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Franz Anton HOFFMEISTER (1754-1812)
Overture: Der Königssohn aus Ithaka (1795) [4:04]
Symphony in C Major "Oeuvre 66" (Hickman C8) (publ. 1809) [26:30]
Symphony in D Major (Hickman D8) (publ. 1803) [23:04]
Orchestra della Svirezza italiano/Howard Griffiths
rec. 28-31 August 2012, Auditorio LSI, Lugano
CPO 777 895-2 [53:58]

In symphonic terms Franz Anton Hoffmeister occupies that period between the genres flourishing with Mozart and Haydn, and its weightier place in a composer's output that we associate in the symphonies of Beethoven and beyond. Stylistically these symphonies are more akin to the Classical models of Haydn, so if you are a big fan of those symphonies this will very much fit in with others from the great master. Of the many that Hoffmeister composed forty-four symphonies have so far been identified, at least forty-two of these having been composed by 1792. The symphonies on this recording appeared a decade later and are amongst the last known from his pen.

Popular enough to be chosen for repeat performance by the Gewandhaus in 1802, the Symphony in D major is a good humoured work with plenty of wit, disguising some quite innovative compositional techniques that are pointed out in some detail in the booklet. Expanding expectations, Hoffmeister pays a lot of attention to his inner movements, and the Andante cantabile second movement and Menuetto third are filled with variation and surprise. You can let this flow over you like a relaxing balm, but as with all good music the closer you listen the more there is to discover – little harmonic twists and rhythmic shifts, and a melodic facility as easy as water running from a tap.

The earlier symphony is presented last, its rousing Allegro con brio conclusion a suitable finale to the programme. The last of Hoffmeister’s known symphonies is the Symphony in C major, which has just about everything in it you could ask for in such a work short of having the name ‘Beethoven’ on the title page. An eloquent and dramatic Adagio introduction fills out the first movement to make it the longest here, its sustained notes introducing at one point a real sense of mystery and tonal disorientation. The throwing around of and development of ideas further along in the movement also point towards the 19th rather than the 18th century, and while the underlying mood always brings us back to sunshine and laughter there are plenty of stormy moments along the way. Once again the central movements are filled with fine ideas, with rich orchestration in the Andante adding to its easy-going and elegant appeal, the Menuetto and Trio even having some salon-like schmaltz with a violin solo halfway through. The final Allegro is distinctly perky and crammed with activity, if not perhaps with the best thematic ideas in the whole piece – it makes up in energy what it misses in memorable moments.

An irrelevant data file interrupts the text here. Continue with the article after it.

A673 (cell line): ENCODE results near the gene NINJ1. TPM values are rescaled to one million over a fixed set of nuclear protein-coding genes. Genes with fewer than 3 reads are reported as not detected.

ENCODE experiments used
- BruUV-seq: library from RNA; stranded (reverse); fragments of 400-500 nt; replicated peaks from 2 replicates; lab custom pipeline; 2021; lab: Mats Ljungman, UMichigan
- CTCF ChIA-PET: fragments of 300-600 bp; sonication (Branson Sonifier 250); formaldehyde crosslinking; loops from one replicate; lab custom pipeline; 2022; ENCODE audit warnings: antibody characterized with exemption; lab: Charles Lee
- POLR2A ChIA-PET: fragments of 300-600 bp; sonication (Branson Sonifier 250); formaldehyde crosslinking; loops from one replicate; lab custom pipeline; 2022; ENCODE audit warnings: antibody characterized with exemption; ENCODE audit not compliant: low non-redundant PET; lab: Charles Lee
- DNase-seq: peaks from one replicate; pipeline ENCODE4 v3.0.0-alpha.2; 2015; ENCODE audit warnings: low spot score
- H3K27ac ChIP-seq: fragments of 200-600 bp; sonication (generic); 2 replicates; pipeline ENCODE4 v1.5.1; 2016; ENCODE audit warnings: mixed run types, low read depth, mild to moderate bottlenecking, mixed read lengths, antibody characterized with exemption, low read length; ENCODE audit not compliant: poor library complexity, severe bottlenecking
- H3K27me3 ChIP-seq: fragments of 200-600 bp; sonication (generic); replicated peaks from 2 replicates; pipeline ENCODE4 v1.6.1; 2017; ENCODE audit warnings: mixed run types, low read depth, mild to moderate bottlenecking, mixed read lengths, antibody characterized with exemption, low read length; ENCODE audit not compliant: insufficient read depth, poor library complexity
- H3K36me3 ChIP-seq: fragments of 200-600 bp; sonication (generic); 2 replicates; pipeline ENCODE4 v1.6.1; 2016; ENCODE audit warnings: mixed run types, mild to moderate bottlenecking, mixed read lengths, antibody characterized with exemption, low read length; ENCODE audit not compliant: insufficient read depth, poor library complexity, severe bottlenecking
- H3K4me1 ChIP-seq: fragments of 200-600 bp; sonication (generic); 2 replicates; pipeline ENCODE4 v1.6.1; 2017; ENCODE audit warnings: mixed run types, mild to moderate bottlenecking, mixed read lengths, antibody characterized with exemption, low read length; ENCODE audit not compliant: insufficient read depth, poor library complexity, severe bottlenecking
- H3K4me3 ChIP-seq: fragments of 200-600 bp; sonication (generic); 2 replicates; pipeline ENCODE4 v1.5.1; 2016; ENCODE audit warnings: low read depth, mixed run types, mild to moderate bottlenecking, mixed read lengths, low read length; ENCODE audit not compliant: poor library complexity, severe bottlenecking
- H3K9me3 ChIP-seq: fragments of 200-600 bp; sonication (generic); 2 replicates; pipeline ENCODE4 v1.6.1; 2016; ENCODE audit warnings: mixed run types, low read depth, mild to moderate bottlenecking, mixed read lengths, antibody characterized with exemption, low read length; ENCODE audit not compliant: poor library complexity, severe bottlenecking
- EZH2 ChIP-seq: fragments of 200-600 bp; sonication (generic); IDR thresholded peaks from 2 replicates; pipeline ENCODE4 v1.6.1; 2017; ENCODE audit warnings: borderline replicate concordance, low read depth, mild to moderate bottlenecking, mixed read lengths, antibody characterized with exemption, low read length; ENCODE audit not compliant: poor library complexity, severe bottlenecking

For once an orchestral CD that actually starts with an overture, that for the opera Der Königssohn aus Ithaka which was Hoffmeister’s most successful stage work. The influence of Mozart is clearly apparent but again this has plenty of innovative features, and a huge amount happens in its brief four-minute time-span.

With an excellent recording and very good performances by the compact but full-sounding Orchestra della Svizzera Italiana this has been quite a surprise hit when it comes to relatively obscure composers and their unknown symphonies. With full documentation in small print this is both an education and an entertainment.

Dominy Clements

 

 



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